Business News sponsored by Republic of Gamers ROG Zephyrus M16
By Tony Bartlett, Director Data Center Compute
Locations seeking to drive recovery from the impacts of the pandemic are turning to digital transformation in their quest to ensure economic growth and accelerate the transition to carbon-neutral societies.
This is where the concept of edge technology will find itself - right at the heart of our recovery pathway. Edge is revolutionising how we collect, store and process data, all central facets on our global digital transformation journey.
Edge computing is done by placing localised data centres at the ‘edge’ of a network, eliminating latency. Instead of transiting through a dozen centralised data centers, data generated from all the cameras, sensors, and other Internet of Things (IoT) tools powered by artificial intelligence and machine learning can be processed directly at or near the source.
At Dell Technologies we believe edge computing will support post-crisis recovery efforts, creating new opportunities for businesses, while helping them operate in more efficient and adaptable ways.
By providing instant processing and analysis, with greater analytical speed, edge allows organisations to automate operations, improve experiences, reduce energy usage and waste, and enhance safety measures.
Edge, combined with IoT and 5G, will vastly improve remote work and will enhance manufacturing and industrial applications.
Real-time data analytics is already enabling new levels of innovation and the rise of smarter factories, where workers don’t go looking for parts, parts find workers, and where machines are able to predict potential problems and schedule their own repairs.
Edge accelerates digital transformation
COVID-19’s impact on how we work and the ways in which public and private organisations have had to adapt, has accelerated the need for digital transformation. The need for high performance, low latency and network connectivity has never been greater and will only increase. By 2024, IDC estimates there will be an 800 percent growth in the number of applications being launched at the edge.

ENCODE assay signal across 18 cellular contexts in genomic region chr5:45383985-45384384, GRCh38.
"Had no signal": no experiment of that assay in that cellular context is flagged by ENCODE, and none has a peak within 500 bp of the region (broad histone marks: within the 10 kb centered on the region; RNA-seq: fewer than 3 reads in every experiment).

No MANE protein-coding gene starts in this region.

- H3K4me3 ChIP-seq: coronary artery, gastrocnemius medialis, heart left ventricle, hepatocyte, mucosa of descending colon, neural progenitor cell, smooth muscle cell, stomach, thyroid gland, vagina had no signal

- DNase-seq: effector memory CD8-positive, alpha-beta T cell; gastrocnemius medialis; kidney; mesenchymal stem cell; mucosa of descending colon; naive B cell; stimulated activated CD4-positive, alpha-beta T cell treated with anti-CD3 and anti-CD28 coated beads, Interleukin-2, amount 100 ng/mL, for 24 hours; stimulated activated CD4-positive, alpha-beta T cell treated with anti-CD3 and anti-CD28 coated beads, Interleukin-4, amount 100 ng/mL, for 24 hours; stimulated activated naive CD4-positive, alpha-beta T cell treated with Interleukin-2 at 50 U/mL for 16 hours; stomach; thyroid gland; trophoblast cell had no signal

Edge plays a key role in this digital transformation journey, providing network and technology optimisation. The full potential of 5G speeds can only be realised if network latency is reduced by processing data close to the end user. In addition, by improving the performance of applications and facilitating huge amounts of data to be processed in real-time, edge enables other next generation technologies such as IoT, AI and wearables.
There are benefits to real-time services across industries, ranging from manufacturing to healthcare, retail and more including vehicle automation, precision medical and robotics, cyber security and mobile virtual reality.
Connected public transportation systems which have embraced edge are now able to reduce passenger wait time by 30%, and public bus operators can improve service levels through fleet tracking, smart fare collection, and live video monitoring.
Driving sustainability with edge
New advances in technologies like edge are generally targeted at improving human welfare, but any improvement will fall short if it fails to help us address climate change and protect the environment.
The outcomes enabled by the combination of edge computing and 5G promises to yield more energy-efficient solutions than current technologies, and by improving operational and infrastructural efficiency, and boosting decarbonisation initiatives, it can play a leading role in helping countries shift to carbon neutrality. The real-time analysis of data monitoring the health of trees, for example, contributes to forest preservation, alerting to dangers from pollution, disease or water shortages.
With the number of cars now set to reach 2 billion by 2040, countries around the world are investing in smart technologies like edge to manage increased traffic flows and reduce travel time, reducing up to 30 minutes off the daily commute.
Finally, edge is enabling more efficient and sustainable energy production and distribution systems. Improving the two-way communication between utility and customer with edge technologies creates modern grid platforms able to deliver accurate real-time forecasting of energy demand and affordable and reliable service. Delivering analytics at the edge also means energy companies can predict and prevent problems in real time, cost-effectively deploy resources in real-time, and increase grid optimisation & reliability.
Realising the potential of edge technologies
Revolutionising where and how fast we can process and analyse data, edge technology offers enormous opportunities for countries moving beyond the recovery phase and in search of long-term growth and sustainability.
To realise the full potential of edge computing, government, industry, and academia will need to work together. Achieving scalable and reliable infrastructure to deal with huge volumes and complexity of data demands the development of new approaches to balancing transparency, trust and security and will require investments to foster significant public-private collaborations.